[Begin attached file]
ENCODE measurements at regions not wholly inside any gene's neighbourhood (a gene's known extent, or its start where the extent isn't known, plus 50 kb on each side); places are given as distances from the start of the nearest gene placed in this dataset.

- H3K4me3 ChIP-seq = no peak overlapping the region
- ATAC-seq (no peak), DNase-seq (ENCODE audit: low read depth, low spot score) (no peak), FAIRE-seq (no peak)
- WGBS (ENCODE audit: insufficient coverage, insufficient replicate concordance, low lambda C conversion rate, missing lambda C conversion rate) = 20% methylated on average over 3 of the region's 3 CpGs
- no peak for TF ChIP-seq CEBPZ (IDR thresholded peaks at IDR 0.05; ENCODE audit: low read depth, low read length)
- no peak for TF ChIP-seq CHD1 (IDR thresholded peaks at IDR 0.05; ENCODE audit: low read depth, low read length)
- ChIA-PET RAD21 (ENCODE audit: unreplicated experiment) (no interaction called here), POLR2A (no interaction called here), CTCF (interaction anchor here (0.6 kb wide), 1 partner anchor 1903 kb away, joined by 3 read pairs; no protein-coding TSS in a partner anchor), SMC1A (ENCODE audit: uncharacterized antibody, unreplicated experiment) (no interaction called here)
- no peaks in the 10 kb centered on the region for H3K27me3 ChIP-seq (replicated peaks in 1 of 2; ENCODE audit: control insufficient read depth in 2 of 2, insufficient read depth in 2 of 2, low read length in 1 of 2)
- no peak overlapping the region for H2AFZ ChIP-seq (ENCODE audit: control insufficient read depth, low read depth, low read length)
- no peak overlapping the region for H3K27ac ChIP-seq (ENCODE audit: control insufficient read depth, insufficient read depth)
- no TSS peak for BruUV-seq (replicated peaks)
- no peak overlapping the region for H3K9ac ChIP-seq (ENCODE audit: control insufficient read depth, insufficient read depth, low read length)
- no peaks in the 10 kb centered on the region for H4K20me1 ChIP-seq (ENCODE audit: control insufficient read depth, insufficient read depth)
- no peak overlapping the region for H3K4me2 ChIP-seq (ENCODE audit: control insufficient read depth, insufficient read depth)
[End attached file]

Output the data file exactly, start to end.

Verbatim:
ENCODE measurements at regions not wholly inside any gene's neighbourhood (a gene's known extent, or its start where the extent isn't known, plus 50 kb on each side); places are given as distances from the start of the nearest gene placed in this dataset.

- H3K4me3 ChIP-seq = no peak overlapping the region
- ATAC-seq (no peak), DNase-seq (ENCODE audit: low read depth, low spot score) (no peak), FAIRE-seq (no peak)
- WGBS (ENCODE audit: insufficient coverage, insufficient replicate concordance, low lambda C conversion rate, missing lambda C conversion rate) = 20% methylated on average over 3 of the region's 3 CpGs
- no peak for TF ChIP-seq CEBPZ (IDR thresholded peaks at IDR 0.05; ENCODE audit: low read depth, low read length)
- no peak for TF ChIP-seq CHD1 (IDR thresholded peaks at IDR 0.05; ENCODE audit: low read depth, low read length)
- ChIA-PET RAD21 (ENCODE audit: unreplicated experiment) (no interaction called here), POLR2A (no interaction called here), CTCF (interaction anchor here (0.6 kb wide), 1 partner anchor 1903 kb away, joined by 3 read pairs; no protein-coding TSS in a partner anchor), SMC1A (ENCODE audit: uncharacterized antibody, unreplicated experiment) (no interaction called here)
- no peaks in the 10 kb centered on the region for H3K27me3 ChIP-seq (replicated peaks in 1 of 2; ENCODE audit: control insufficient read depth in 2 of 2, insufficient read depth in 2 of 2, low read length in 1 of 2)
- no peak overlapping the region for H2AFZ ChIP-seq (ENCODE audit: control insufficient read depth, low read depth, low read length)
- no peak overlapping the region for H3K27ac ChIP-seq (ENCODE audit: control insufficient read depth, insufficient read depth)
- no TSS peak for BruUV-seq (replicated peaks)
- no peak overlapping the region for H3K9ac ChIP-seq (ENCODE audit: control insufficient read depth, insufficient read depth, low read length)
- no peaks in the 10 kb centered on the region for H4K20me1 ChIP-seq (ENCODE audit: control insufficient read depth, insufficient read depth)
- no peak overlapping the region for H3K4me2 ChIP-seq (ENCODE audit: control insufficient read depth, insufficient read depth)